Jewish World Review Sept. 11, 2002 / 5 Tishrei, 5763
http://www.NewsAndOpinion.com | One year. Ignore it or acknowledge it.
At first, I chose the former but ended up with the latter.
Deciding which way to go reminded me of the debate I held with myself in the week following Sept. 11, 2001. My column ran the day of the attacks, so I had a week to seesaw: Address the obvious or pick another topic for my first post-attack column?
Usually, I'd choose the latter, but I ended up with the former. Not because I thought I had anything exceptional to say but because to ignore the desolation felt disrespectful. With the smoldering sites still fresh and awful and so, so sad, no one was yet looking away.
But one year later, if you do want to look away from looping explosions and flames and ash and shrieks and fleeing people and, and, and -- it will be almost impossible.
Television networks and cable news channels will begin all-day, nonstop, commercial-free programming at the crack of dawn. Newspapers will add to the same stories they've been running, asking the same questions asked three months ago, six months ago, nine months ago. News magazines offer commemorative editions to add to the commemorative editions from last year's Sept. 11.
What's new? Not much. One year isn't long enough to develop much new when we've been seeing and telling and asking and reading the same stories, the same footage, the same how-are-we-different questions and pronouncements. The 21st century's day of infamy -- at least thus far -- must be acknowledged. Memorial services are honorable, traditional remembrances, and many will want to see those events covered on television, the medium that brought us Sept. 11 live and kept us glued and updated.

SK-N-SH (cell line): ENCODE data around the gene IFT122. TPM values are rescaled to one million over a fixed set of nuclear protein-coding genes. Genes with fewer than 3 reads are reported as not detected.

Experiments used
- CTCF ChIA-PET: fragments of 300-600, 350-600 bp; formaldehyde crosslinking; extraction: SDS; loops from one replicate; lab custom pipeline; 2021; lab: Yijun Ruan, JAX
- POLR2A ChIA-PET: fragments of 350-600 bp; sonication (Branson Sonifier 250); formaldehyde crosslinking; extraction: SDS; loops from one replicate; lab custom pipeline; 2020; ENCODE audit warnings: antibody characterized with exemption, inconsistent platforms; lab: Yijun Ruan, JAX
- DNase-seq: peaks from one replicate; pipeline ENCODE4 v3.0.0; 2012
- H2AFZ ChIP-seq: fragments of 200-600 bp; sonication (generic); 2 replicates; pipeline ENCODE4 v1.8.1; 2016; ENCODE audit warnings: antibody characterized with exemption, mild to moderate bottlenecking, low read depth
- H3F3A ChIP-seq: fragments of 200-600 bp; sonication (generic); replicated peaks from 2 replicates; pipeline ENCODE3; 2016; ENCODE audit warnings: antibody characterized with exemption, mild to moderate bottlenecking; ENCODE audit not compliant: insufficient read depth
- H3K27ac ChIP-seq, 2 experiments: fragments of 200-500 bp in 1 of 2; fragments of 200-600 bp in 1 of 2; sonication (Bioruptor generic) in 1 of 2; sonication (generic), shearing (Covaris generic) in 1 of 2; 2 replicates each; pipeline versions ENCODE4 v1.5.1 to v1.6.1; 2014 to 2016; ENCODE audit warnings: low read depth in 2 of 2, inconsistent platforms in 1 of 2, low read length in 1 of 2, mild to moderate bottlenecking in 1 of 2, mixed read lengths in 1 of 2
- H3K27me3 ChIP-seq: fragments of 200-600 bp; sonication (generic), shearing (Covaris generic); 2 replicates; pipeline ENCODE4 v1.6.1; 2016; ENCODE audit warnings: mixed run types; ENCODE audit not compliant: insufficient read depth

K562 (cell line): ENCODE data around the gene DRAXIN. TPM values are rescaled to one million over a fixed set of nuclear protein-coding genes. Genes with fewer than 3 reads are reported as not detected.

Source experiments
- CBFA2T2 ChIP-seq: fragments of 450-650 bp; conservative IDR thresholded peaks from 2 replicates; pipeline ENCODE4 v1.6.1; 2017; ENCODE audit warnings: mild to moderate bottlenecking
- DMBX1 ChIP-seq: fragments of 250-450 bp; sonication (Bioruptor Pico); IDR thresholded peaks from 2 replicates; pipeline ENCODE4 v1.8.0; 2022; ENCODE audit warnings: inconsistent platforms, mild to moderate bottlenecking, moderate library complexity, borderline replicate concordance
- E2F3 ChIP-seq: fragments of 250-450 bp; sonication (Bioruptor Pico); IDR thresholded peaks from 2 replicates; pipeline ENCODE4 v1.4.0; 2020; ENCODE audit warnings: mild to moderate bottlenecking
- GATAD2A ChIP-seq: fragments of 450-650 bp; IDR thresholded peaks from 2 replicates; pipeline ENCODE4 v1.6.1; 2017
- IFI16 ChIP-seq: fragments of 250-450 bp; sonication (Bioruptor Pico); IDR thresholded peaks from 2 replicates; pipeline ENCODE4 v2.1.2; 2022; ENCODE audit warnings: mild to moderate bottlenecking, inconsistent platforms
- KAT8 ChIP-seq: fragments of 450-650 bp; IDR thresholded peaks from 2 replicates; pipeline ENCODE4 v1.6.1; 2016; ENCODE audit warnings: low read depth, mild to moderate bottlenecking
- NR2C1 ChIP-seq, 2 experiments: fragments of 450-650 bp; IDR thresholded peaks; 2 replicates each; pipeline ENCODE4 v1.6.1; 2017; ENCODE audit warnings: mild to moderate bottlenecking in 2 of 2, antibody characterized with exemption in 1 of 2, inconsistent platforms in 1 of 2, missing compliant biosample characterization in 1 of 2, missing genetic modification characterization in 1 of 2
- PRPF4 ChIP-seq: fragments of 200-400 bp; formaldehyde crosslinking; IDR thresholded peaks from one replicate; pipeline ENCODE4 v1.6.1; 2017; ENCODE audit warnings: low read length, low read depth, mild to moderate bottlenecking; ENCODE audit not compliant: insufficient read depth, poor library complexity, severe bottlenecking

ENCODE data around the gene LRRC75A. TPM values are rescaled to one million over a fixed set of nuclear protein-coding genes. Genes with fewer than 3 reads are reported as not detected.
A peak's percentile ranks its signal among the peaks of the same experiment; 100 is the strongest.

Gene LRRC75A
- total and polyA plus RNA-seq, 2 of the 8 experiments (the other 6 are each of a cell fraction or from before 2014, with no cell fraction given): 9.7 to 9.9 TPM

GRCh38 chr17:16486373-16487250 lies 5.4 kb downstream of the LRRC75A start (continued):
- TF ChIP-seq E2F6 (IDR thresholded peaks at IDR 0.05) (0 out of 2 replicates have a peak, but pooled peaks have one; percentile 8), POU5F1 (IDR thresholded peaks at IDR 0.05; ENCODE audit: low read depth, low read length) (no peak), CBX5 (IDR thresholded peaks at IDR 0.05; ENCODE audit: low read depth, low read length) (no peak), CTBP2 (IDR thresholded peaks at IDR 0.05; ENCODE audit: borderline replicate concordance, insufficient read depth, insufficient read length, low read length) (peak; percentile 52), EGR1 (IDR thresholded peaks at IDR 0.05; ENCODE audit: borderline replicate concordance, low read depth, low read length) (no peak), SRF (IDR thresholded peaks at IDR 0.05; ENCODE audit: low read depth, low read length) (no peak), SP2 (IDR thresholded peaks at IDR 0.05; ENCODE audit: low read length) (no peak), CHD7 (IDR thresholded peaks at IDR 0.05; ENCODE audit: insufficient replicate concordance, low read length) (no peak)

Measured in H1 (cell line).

It's the other stuff that cheapens. But then, that's what we do. Endlessly expose emotion into edited segments of maudlin TV therapy. Wednesday will be the ultimate reality television, complete with Barbara Walters visiting with a therapy group of Sept. 11 widows and their children. Cameras have followed them for months, and now we will too. MTV meets Fox meets queen of the tear-jerker. Several programs, like CBS' "9/11" and HBO's "In Memoriam," will be rebroadcast. Round and round we go.
Which isn't to say there aren't captivating stories, like the ones chronicling the toll on those truly affected by Sept. 11, the spouses and children and parents whose lost person will never return. The survivors left broken and scarred and the caretakers who sustain them.
Most of us aren't those people.
We are the ones annoyed by pointless harassment at airports and amused by color-coded terror alerts. They are the ones crying in grocery stores after spotting a dead husband's favorite food and avoiding places where two parents with their children are numbing, aching reminders for one parent and her children. They are the ones learning to function with bodies not whole.
We cover things until there's nothing left to cover. At least of the emotive sort. The plain-Jane stories without accompanying video for hourly broadcast sit mostly idle -- such as Iraq's possible involvement in both the Oklahoma City bombing and the first World Trade Center attack -- as the media replays and rehashes a loss of innocence that seems to have been declared lost lots of times before. Depends on the story, the time, the crisis.
Every once in a while a great story surfaces. Like the American Airlines baggage carrier who waves planes to their gate with an American flag, and will continue to do so for as many days as there were victims on those four planes. He marks American passengers on one side of his flagpole and United passengers on the other. One passenger said seeing that simple gesture took his breath away. It's a short story I've seen only once. How nice.
We've never had a Sept. 11 that unfolded as we watched, so marking its enormity is new territory.
How we're doing it, though, is old, fed by our 24-hour, in-the-moment culture, where there's never enough. Of anything.
But Sept. 11 isn't reality TV. It's a terrifying reality deserving of restrained reverence and reflection.
Sometimes silence says more.
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